If interest rates rose, he said, it would have a modest impact on sales prices and could knock a small number of potential buyers out of the market.
"Instead of full asking price you might get 94 percent," Irani said. "Obviously it's going to affect the monthly mortgage payment. They might not make the cut, people on the cusp of 'Can they afford it, can they not afford it?'"
Gail Feirstein, a broker associate with Coldwell Banker in Annapolis, said her office met Thursday morning to discuss the potential rise in mortgage rates and what it would mean for the business.
Because the interest rate rise is expected to be small — perhaps a quarter of a percentage point — Feirstein doesn't anticipate any significant impact to the market. While the buyers she is working with now are "very conscious" of the fact that interest rates could rise, she said "they're most focused on finding the right property."
When Feirstein got into the real estate business in the early 1980s, she said, mortgage interest rates were as high as 18 percent.
"People have gotten very spoiled in recent years of having these historically low interest rates," she said. "Buyers are certainly sensitive to interest rates, but if there is a little peak in interest rates it won't halt the market overall. But it may be a setback as buyers get used to the fact that interest rates of 3 percent won't be around again."
The trend of flat prices amid rising sales has held steady for most of the year. The median sales price for the region was $230,000, down $5,000 from October, but the same as November 2014.
Foreclosure sales and short sales made up made up more than 22 percent of all closings across the region, which drives down the median price. The median sales price for foreclosures was $105,810, and the median sales price for short sales was $165,000. The median price of nondistressed properties was $265,000.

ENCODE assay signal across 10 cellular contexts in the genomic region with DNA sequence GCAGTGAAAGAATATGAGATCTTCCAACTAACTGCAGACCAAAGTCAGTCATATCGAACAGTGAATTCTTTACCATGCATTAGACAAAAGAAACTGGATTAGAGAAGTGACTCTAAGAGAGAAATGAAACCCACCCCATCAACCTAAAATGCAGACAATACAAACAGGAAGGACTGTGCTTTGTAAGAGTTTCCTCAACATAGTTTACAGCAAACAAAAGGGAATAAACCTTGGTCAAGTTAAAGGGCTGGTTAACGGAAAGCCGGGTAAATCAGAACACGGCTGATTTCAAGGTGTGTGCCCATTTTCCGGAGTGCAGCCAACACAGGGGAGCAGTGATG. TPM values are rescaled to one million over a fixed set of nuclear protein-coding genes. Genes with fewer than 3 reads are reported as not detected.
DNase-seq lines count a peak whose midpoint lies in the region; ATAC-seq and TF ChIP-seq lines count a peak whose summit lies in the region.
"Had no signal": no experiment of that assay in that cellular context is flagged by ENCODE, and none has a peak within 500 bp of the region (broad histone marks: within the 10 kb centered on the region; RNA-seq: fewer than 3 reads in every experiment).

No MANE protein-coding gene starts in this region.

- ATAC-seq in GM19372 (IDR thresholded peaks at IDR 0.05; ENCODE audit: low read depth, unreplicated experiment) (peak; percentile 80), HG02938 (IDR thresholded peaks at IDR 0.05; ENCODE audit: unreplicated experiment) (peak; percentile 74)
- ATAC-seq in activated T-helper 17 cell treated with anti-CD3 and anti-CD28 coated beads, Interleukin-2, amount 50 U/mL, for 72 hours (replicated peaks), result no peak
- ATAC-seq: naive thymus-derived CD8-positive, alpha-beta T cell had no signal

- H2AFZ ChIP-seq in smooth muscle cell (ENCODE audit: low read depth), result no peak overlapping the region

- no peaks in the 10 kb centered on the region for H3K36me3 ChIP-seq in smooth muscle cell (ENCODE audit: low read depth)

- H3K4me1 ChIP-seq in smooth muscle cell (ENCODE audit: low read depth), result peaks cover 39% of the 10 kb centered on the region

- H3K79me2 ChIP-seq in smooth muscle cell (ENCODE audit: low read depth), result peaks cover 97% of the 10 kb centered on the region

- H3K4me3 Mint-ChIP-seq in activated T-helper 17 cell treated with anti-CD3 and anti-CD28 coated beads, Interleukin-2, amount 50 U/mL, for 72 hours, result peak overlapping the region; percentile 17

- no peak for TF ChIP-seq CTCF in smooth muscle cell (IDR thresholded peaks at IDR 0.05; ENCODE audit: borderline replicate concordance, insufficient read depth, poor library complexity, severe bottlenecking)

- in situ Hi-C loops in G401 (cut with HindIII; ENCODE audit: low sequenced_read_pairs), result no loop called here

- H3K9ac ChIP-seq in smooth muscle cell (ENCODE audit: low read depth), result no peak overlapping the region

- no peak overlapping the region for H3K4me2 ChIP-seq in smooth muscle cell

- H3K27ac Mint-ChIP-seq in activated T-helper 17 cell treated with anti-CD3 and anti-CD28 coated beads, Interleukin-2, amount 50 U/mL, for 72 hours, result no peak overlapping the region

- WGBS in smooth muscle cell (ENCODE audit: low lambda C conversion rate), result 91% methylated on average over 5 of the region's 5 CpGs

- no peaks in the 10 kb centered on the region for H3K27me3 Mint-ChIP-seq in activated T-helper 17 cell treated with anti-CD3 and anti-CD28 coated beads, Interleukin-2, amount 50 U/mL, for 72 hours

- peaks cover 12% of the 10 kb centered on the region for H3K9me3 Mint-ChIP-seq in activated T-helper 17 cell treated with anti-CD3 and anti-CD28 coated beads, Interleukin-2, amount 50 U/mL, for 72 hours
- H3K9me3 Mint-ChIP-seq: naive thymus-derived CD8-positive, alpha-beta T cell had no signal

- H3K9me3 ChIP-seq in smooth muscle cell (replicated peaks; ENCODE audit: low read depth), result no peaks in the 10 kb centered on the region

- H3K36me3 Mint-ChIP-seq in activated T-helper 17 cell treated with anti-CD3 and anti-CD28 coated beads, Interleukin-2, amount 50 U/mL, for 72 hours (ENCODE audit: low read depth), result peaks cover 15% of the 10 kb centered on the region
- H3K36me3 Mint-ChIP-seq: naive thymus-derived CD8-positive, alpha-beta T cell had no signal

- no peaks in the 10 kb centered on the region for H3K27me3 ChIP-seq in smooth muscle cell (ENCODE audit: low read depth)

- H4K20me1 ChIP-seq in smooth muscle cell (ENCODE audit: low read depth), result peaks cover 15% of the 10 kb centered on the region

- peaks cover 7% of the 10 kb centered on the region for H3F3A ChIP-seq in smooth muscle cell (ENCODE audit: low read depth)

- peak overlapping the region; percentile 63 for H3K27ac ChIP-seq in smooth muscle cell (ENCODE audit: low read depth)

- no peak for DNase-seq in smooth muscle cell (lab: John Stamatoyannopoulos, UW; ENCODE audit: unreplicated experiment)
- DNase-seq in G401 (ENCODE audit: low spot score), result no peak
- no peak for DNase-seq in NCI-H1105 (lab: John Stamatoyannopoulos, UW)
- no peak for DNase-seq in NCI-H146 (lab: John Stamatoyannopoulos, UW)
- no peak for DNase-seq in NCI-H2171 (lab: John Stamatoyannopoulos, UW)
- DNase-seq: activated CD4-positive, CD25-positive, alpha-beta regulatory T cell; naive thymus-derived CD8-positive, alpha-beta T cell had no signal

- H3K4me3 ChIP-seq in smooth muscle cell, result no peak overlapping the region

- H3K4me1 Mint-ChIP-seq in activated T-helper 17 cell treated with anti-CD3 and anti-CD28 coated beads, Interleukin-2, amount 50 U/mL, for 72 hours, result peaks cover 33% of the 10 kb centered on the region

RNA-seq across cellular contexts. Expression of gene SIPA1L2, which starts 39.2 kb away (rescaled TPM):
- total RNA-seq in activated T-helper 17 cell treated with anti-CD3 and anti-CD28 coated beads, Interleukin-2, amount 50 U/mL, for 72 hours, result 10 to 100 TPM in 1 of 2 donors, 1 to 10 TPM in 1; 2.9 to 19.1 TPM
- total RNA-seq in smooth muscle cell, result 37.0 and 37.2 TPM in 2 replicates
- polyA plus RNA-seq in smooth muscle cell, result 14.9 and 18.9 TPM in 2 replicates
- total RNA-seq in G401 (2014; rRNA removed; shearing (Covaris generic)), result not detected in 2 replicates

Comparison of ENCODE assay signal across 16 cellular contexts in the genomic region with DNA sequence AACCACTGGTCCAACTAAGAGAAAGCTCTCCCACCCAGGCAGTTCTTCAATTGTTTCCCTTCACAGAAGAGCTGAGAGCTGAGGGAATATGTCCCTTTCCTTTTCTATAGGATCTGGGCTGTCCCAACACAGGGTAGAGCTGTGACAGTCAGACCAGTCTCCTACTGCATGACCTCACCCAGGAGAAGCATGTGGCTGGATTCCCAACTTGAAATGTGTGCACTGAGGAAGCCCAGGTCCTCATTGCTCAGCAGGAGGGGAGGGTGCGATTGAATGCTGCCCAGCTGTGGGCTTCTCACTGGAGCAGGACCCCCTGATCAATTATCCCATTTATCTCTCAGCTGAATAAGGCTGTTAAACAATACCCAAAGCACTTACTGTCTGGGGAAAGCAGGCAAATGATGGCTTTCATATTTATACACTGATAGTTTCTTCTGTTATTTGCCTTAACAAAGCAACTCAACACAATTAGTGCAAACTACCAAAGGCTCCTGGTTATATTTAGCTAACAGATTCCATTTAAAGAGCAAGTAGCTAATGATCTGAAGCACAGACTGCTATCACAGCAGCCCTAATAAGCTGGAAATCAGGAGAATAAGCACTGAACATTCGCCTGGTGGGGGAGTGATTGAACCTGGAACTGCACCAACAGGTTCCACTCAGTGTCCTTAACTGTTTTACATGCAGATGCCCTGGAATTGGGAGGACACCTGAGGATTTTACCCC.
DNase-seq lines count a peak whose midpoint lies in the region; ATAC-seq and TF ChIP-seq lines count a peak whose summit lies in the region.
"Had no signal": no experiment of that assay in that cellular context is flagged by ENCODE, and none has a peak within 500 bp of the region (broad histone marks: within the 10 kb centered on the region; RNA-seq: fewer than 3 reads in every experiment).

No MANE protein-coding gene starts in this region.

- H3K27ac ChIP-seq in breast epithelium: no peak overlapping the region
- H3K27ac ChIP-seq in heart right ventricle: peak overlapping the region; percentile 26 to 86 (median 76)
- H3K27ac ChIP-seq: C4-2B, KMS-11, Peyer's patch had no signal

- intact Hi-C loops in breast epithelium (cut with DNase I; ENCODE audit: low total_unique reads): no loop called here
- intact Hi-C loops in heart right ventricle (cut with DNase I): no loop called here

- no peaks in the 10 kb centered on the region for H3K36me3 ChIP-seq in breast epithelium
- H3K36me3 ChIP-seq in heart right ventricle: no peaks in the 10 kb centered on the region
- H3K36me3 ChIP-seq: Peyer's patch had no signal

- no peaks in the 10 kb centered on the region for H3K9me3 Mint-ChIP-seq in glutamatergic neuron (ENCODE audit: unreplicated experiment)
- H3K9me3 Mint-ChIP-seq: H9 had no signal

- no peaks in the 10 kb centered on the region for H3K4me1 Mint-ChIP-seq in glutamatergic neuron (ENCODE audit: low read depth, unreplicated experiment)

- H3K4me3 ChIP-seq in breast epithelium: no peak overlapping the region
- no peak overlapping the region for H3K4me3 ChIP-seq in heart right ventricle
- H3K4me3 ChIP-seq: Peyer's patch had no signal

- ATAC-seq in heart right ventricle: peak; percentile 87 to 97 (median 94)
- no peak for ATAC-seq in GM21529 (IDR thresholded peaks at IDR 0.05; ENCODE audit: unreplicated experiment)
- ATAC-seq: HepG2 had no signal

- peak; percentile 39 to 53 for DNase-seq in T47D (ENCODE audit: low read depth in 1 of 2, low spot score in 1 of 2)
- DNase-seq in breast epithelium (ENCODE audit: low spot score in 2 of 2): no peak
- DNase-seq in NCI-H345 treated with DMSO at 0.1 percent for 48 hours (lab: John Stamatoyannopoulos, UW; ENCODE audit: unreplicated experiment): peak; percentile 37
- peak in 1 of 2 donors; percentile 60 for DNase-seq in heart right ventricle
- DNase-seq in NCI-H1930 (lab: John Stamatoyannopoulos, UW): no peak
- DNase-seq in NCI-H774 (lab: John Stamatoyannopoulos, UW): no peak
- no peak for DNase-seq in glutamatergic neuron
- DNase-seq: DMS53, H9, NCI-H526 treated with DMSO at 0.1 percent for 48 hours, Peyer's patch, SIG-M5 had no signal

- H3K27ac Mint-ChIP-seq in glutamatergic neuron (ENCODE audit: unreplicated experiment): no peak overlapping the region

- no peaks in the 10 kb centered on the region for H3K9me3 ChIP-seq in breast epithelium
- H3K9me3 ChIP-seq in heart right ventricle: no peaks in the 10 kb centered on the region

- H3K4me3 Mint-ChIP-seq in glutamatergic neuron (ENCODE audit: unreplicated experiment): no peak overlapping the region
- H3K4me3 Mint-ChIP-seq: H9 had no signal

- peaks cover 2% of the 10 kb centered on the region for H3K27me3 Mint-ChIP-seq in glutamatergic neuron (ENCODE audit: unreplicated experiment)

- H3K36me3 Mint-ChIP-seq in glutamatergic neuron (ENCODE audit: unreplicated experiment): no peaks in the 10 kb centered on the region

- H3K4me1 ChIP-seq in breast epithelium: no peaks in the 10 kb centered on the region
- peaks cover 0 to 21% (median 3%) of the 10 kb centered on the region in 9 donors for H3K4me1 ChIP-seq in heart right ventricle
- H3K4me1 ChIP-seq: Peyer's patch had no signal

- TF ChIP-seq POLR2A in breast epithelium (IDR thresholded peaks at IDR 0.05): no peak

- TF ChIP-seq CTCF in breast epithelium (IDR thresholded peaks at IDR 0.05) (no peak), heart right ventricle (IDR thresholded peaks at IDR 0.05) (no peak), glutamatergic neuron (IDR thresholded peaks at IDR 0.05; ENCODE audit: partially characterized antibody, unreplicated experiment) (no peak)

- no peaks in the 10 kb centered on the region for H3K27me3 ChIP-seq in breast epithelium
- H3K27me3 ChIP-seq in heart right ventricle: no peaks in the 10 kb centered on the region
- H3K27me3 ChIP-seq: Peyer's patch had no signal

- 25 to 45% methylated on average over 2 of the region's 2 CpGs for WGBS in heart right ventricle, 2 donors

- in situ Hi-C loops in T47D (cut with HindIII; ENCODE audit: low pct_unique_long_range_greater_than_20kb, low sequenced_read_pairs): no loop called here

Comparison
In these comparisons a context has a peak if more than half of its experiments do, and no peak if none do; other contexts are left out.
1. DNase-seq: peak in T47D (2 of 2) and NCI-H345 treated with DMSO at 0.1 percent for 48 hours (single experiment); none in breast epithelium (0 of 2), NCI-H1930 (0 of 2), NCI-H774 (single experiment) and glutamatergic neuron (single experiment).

As the distressed properties are sold, said Ross Mackesey, past president of the Greater Baltimore Board of Realtors, prices next year will be back at the 2006 peak of the real estate market.
Mackesey said the talk of rising interest rates "gets people thinking" about buying now rather than later.
Still, he said, "Most of the conversation you hear about the Fed raising rates and you got to buy houses now is somewhat hype," and might not have a significant impact on the market next spring.
"I think it's more important to tell potential buyers that the economy is heating up," Mackesey said.
He attributed some of the rise in sales to first-time homebuyers.
"First-time buyers who do not have children are looking to spend year-end bonuses and the like," he said.
Heithaus agreed that first-time homebuyers were a major factor in the surge in sales. The market typically peaks in the spring and summer as families with children try to time their moves over the summer break. Many first-time buyers don't have schoolchildren and aren't bound by those timelines.
FHA-insured mortgages, which are only available to first-time homebuyers, are on the rise, Heithaus said. Sales of lower-priced townhouses are also up, also indicating more first-time buyers.
"I was trying to understand, besides the interest rate situation, why people were buying houses in December," Heithaus said. "We're seeing buyers that don't have kids, especially millennials, and they're not as date-sensitive as other buyers have been.
He added: "It's going to take a big rise in rates to get people seriously disturbed."
The Associated Press contributed to this article.